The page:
Analysts at ABI Research believe that Nokia's move is "brinkmanship" that will reach a crescendo after 9 April when the technology sharing licence between the two companies expires.
ABI said that there will be no resolution to this situation without external influence, because the two companies are negotiating from fundamentally opposite positions. Qualcomm values quality, while Nokia points to quantity.
"Qualcomm sees the worth of its core WCDMA intellectual property as far more valuable than the number of patents it holds, while Nokia contends that its volume of patent activity in recent years should be recognised by lower royalty fees," ABI stated.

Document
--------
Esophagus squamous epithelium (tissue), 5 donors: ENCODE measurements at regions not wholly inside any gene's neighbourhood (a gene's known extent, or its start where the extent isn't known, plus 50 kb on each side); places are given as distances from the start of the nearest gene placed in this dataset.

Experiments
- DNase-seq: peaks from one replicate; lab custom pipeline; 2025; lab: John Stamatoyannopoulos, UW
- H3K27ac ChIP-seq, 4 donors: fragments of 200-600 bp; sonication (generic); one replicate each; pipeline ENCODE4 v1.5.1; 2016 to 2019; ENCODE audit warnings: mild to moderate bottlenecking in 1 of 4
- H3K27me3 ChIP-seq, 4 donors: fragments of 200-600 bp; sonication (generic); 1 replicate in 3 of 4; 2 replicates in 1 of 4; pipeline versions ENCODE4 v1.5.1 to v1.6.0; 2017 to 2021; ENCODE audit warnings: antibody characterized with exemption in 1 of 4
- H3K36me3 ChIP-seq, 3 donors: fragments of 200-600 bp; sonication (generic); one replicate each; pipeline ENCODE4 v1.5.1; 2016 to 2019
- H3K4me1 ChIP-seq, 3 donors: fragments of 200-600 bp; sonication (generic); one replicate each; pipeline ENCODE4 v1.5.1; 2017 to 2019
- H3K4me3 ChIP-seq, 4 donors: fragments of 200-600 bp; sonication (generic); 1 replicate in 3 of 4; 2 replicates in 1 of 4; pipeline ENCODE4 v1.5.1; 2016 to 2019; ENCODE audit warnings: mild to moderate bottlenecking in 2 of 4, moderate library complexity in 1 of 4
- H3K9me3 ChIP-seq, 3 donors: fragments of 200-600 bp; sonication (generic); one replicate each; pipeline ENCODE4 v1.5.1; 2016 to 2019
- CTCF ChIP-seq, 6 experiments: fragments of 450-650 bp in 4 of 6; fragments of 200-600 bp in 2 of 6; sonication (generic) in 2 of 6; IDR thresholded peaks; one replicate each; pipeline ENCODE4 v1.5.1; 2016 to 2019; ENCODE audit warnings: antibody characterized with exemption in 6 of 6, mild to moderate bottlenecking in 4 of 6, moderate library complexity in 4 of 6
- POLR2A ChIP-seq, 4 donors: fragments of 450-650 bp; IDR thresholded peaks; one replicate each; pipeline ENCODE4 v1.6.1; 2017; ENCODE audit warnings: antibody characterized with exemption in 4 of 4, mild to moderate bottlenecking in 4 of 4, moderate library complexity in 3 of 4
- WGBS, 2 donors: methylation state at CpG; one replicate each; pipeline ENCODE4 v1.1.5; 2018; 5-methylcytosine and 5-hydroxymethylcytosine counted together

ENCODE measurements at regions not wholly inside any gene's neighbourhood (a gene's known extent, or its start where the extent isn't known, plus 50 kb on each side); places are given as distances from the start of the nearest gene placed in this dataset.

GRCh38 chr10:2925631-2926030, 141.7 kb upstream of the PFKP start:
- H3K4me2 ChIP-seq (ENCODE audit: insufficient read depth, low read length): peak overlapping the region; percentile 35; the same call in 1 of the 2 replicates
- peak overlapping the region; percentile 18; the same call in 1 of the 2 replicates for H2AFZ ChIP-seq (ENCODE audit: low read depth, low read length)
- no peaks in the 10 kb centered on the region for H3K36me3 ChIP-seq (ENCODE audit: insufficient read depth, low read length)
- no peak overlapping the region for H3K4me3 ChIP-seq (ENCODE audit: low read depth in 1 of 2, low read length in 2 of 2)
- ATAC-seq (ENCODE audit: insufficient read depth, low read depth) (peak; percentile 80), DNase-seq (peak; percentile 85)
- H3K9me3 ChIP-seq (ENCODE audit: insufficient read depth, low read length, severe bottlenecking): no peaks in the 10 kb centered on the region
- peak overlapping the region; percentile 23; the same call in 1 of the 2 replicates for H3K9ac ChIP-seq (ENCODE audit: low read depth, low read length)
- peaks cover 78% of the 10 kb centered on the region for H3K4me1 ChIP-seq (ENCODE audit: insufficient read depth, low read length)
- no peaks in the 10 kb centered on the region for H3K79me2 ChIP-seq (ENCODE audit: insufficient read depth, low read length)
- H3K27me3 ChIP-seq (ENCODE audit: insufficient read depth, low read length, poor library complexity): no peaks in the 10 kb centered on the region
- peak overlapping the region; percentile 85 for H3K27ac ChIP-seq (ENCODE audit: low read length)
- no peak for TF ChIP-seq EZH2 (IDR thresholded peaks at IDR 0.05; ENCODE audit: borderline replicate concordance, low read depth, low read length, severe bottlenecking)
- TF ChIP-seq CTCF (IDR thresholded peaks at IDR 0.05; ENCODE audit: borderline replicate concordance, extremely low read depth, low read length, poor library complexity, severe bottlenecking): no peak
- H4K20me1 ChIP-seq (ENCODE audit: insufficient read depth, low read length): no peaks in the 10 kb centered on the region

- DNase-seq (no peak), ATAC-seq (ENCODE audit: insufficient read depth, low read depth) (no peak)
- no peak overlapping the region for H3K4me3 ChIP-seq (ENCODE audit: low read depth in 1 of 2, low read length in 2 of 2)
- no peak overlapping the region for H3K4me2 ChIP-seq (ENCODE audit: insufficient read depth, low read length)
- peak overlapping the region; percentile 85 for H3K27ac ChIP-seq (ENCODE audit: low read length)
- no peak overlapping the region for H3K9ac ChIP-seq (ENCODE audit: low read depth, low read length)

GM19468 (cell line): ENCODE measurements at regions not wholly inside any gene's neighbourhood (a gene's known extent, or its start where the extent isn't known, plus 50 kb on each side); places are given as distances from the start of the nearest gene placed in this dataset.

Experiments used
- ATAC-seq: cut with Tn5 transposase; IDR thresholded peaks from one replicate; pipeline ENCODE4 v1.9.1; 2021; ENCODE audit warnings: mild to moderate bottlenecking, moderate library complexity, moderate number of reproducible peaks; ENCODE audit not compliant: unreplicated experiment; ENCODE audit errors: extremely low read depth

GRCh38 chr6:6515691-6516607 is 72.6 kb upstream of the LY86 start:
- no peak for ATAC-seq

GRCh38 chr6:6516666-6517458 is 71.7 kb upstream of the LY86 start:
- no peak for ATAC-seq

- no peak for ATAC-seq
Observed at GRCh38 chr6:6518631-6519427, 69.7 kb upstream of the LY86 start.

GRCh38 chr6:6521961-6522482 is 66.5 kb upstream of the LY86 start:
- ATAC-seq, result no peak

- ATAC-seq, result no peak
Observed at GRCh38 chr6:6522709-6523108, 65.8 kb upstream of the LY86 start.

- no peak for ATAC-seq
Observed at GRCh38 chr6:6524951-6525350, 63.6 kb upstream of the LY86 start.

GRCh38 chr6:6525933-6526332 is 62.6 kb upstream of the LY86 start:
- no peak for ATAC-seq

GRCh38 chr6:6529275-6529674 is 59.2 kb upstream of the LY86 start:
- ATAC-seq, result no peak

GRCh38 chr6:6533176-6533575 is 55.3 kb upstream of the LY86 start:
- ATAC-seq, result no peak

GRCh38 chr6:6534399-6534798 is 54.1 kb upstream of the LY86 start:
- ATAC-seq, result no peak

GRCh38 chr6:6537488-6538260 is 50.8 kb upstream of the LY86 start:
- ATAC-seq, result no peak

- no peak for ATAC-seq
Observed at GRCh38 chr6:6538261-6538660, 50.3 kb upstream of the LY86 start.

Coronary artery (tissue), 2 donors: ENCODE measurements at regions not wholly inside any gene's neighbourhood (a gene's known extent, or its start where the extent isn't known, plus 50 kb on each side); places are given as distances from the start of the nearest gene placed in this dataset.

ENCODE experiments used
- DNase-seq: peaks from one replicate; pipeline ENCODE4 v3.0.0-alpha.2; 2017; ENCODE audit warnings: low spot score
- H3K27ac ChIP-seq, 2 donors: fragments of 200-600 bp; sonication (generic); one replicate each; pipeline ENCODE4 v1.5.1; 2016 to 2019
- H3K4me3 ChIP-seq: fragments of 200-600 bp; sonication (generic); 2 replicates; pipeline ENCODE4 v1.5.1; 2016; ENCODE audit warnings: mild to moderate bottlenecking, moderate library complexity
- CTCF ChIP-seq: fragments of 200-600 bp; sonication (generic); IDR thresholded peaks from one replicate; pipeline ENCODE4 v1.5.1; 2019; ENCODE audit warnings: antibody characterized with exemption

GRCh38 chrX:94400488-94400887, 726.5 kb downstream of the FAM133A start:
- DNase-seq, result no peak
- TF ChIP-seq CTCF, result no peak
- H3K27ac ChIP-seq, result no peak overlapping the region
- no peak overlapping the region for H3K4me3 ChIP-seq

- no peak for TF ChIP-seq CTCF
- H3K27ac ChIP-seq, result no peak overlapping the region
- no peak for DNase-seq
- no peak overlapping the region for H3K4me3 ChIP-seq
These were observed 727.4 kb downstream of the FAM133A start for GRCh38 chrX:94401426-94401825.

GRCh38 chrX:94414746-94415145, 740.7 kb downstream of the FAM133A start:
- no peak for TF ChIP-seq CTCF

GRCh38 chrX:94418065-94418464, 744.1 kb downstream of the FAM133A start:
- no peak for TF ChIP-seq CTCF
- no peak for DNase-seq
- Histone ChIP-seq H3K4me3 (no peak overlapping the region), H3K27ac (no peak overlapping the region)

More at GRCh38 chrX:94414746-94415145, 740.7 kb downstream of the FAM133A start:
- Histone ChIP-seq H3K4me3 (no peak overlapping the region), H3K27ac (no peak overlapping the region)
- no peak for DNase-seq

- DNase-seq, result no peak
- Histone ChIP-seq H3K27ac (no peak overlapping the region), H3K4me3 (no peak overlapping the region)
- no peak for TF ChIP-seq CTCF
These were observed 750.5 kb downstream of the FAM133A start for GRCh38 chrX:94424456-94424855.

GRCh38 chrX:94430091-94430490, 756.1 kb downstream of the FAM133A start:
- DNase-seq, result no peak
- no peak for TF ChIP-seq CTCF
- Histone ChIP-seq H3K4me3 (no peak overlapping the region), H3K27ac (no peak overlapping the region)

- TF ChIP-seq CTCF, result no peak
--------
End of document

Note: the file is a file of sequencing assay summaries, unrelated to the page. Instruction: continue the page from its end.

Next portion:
Stuart Carlaw, wireless research director at ABI, said: "This situation is reminiscent of the immovable object versus the unstoppable force, and there has been too much posturing for either party to back down now.
"One of two things will break this deadlock: a court ruling, or ongoing damage to stock prices."
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